According to Gartner, Inc., collaboration initiatives fail because IT leaders hold mistaken assumptions about basic issues. IT leaders should determine which of five factors – technology, roles, process, metrics and workplace climate – to change to achieve successful collaboration projects.
“There are five myths that derail collaboration initiatives,” said Carol Rozwell, vice president and distinguished analyst at Gartner. “Rather than making technology the starting point, IT leaders should first identify real business problems and key performance indicators (KPIs) that link to business goals.”
This slideshow features the five collaboration myths identified by Gartner, Inc.
Click through for five myths that can ruin your collaboration initiatives, as identified by Gartner, Inc.
Technology can make it easier to collaborate when applications mirror a more intuitive, fluid work style, but selecting a tool without addressing roles, processes, metrics and the organization’s workplace climate is putting the cart before the horse.
Many organizations can’t articulate what benefit they hope to achieve by employing social media to become more collaborative. This decreases the likelihood of achieving a successful implementation. The most successful social media initiatives solve real business problems. The KPI impacted must be real and relevant to the business.
When IT leaders perform a thorough analysis of the target audience's workflow to make sure key integration points among applications are identified, they will avoid the common mistake of simply layering collaboration tools on top of existing applications that workers are expected to use. If collaboration and social software tools are not integrated with other critical applications, workers must shift context — which slows them down — or duplicate effort (e.g., cut/paste from one application to another).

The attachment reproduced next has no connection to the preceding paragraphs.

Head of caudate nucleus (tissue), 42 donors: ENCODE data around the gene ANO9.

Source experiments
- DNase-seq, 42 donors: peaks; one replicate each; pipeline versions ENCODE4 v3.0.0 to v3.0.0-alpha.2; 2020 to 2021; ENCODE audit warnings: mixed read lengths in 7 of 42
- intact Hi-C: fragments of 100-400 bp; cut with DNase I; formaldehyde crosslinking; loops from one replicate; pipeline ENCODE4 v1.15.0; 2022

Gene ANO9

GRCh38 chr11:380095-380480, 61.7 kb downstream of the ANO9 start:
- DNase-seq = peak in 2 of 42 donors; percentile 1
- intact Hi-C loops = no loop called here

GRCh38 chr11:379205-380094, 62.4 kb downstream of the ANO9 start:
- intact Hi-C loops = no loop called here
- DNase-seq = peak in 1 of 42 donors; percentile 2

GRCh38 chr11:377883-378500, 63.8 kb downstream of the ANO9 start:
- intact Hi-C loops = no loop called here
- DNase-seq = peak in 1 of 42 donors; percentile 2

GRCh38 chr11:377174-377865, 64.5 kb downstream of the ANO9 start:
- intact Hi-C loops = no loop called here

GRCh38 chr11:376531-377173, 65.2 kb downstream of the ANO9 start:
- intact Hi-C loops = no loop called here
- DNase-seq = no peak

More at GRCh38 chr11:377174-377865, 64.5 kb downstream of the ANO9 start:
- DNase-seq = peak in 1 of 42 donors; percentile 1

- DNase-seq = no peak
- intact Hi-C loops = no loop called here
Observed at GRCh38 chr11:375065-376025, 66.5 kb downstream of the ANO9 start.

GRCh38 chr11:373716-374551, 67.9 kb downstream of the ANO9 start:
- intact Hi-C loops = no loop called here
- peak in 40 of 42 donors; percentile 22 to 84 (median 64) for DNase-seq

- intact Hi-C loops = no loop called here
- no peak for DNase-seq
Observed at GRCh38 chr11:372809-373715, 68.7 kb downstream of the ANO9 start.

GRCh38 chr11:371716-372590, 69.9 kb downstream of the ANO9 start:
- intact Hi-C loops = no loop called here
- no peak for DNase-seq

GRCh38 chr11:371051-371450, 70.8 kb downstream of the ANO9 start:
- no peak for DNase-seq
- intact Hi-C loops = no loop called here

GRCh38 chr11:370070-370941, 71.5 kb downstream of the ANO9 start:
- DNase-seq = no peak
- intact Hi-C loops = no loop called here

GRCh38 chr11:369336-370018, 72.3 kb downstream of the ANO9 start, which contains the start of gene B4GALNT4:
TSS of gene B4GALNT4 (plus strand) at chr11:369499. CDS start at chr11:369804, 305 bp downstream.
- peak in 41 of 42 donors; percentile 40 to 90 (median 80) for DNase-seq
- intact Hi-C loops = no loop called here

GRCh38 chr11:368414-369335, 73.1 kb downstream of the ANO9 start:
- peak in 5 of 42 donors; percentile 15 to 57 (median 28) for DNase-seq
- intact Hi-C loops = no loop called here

Depending on their level of cynicism, people believe that humans naturally collaborate, or naturally don't. While there are individuals at each end of the spectrum, most are somewhere in the middle and can be encouraged to collaborate under the right conditions. IT leaders should ignore the reluctant minority and work on motivating the majority of workers who can be persuaded to collaborate when expectations are clear and collaborative behaviors are rewarded.
Without a set of expectations about what it means to work collaboratively with others, individuals will be forced into using their own interpretation of collaboration. Few organizations have a clear set of guidelines that describe how people should interact with each other to produce optimum results. A better approach is to clarify what attitude a collaborative individual needs to bring to their work, what abilities and skills they need to master and what personal style works well in a team setting. It is also critical that managers demonstrate the behaviors they want their employees to mirror.